Disability Resource Center (DRC) at College of San Mateo - DSPS Student Experience
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Disability Resource Center (DRC)
DSPS Student Experience

Kyle Day
Kyle DaySan Francisco State University

I enrolled at College of San Mateo at the recommendation of my educational therapist immediately following high school. I was advised that DSPS was particularly suited to help with my dyslexia. The services and help I received at DSPS greatly aided me in adjusting to college life. The staff is awesome, helpful, and patient. I had the privilege of working for DSPS as an educational coach for three semesters.

Upon completion of my 70 transferable units, I transferred to San Francisco State University (SFSU) possessing many of the skills required to accomplish my goal of becoming a historian. Little did I know that when I stepped into SFSU’s Disabled Persons Resource Center (DPRC) that the training and skills I acquired at CSM would lead to a student job in the DPRC. I now tutor students in using the assistive technology I learned at CSM – Kurzweil 3000 and Dragon NaturallySpeaking.

Vanessa Castro
Vanessa CastroU.C. Berkeley, B. A., English

As a first-time freshman at CSM, Vanessa Castro knew hardly anyone on campus which could have been a tough transition for most people, but not Vanessa. She quickly realized that she needed to reach out and meet new people. As a disabled student, that task was not simple. Vanessa has navigated through daily life with the assistance of a power wheelchair and a communication device to type out what she wants to say.  “I would ask random people on campus for help in getting items out of my backpack, and speaking through my communications device, you can imagine that I got many strange looks.” However, she was always able to find someone willing to help–and that’s how she began to meet new people and make new friends at CSM.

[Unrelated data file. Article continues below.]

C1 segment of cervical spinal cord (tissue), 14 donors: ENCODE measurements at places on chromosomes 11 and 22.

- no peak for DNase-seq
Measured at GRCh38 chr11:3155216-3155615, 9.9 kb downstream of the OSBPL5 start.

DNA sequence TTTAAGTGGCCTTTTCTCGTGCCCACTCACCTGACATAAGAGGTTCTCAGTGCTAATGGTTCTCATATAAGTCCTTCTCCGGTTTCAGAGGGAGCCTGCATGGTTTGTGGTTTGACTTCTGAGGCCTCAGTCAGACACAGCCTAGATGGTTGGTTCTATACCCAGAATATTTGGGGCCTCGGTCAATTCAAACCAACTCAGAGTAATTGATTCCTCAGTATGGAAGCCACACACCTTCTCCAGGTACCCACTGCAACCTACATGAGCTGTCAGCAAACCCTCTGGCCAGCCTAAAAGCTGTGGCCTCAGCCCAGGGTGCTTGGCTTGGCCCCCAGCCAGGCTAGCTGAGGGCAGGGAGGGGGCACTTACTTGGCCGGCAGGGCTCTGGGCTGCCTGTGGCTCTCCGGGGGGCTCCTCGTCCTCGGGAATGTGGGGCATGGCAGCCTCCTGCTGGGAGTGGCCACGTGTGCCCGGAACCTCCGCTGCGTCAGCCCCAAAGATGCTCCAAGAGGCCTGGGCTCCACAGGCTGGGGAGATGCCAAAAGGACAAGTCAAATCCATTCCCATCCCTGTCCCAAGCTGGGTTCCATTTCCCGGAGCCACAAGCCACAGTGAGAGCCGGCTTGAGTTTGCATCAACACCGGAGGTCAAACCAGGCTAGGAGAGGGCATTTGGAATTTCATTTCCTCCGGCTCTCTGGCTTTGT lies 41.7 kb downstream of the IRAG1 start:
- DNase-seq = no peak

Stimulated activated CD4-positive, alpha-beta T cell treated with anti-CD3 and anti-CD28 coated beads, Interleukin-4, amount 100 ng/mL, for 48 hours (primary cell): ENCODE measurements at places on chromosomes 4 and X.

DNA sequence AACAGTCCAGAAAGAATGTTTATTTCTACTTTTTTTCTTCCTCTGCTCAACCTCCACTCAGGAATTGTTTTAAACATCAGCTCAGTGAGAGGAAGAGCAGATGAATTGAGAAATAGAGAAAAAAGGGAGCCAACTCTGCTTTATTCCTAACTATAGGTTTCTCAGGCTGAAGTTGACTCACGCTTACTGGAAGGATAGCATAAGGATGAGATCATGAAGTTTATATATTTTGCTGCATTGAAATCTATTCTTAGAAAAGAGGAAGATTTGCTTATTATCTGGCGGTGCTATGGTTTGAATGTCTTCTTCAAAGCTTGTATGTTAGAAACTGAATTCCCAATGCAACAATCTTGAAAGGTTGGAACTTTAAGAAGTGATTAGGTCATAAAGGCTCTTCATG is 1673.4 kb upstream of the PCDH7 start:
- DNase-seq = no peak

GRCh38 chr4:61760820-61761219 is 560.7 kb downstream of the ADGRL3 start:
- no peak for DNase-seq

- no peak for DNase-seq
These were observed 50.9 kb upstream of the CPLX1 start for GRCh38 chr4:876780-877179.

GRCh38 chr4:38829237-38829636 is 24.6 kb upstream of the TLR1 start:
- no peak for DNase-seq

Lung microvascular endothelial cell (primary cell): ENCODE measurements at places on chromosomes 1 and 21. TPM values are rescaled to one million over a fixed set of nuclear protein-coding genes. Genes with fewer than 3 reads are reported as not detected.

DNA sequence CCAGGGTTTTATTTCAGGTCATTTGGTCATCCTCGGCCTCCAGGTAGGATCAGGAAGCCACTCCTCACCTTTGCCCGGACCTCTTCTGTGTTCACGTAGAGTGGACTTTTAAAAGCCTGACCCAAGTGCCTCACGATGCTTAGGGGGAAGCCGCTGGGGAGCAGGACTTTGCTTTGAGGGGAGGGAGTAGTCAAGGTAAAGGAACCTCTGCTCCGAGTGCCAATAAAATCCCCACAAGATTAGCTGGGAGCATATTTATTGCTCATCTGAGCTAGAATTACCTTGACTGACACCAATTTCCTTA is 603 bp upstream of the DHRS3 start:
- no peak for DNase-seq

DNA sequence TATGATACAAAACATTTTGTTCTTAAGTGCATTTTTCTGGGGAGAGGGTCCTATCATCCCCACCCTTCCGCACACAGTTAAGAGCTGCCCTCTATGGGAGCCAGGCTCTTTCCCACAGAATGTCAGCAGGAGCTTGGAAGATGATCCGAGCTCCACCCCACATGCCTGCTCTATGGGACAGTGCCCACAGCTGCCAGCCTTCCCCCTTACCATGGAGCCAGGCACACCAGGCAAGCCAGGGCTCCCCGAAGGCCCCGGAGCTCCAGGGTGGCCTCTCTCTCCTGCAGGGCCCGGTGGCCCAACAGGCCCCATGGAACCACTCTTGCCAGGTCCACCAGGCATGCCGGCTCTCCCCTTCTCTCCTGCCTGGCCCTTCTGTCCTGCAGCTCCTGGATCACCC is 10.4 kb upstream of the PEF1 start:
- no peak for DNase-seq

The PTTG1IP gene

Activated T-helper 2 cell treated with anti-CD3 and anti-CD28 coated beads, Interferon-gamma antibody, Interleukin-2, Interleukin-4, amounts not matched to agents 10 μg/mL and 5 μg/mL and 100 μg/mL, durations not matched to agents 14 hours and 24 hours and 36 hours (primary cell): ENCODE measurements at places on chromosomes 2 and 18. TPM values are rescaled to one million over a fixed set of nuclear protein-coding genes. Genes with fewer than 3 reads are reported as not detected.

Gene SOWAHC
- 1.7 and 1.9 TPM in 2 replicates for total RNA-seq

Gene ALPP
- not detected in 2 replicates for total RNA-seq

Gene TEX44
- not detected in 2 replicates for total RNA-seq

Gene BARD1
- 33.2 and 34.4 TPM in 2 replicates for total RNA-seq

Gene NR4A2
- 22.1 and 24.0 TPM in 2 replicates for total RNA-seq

Vanessa became involved with the Disabled Students Program (DSPS) where she received services that were critical to her success in college:  access to computers for assignments and tests, mobility assistance, test proctoring, disability management counseling, priority registration scribe for math. “The DSPS staff was always very helpful to me and everyone else who visited the program,” says Vanessa. 

During her years at CSM, Vanessa was encouraged to run for student body office as a senator. While she hadn’t planned on getting involved in student government, her friends made her realize that she could educate students about people with disabilities. “I wanted to show others that despite my disability, I am capable of accomplishing so much. It just takes me a little longer, but when I set my mind to do something, I do it.” says Vanessa. She did indeed win the election and spent an exciting year participating in the student leadership process. As a  senator, she represented the student voice in college decision making and helped to plan student events. According to Vanessa, “My year as a student senator was definitely the best time I spent at CSM.”  

After graduating from CSM, Vanessa transferred to UC Berkeley where she earned a B.A. degree in English with a minor in education. She co-taught classes for disabled students in independent living skills at the university and later became an instructor for the Center for Independent Living in Berkeley and San Francisco. 

Recently, Vanessa has launched her own business, Ness Ness Va’s Art. She writes and illustrates children’s books and creates greeting cards and prints of her artwork. Through her books, she continues to educate others about the disabled, particularly children. She has self-published two of her books, Gloria, the Gecko Attendant, and Goes Back to Soccer; both stories teach children about young people living with disabilities.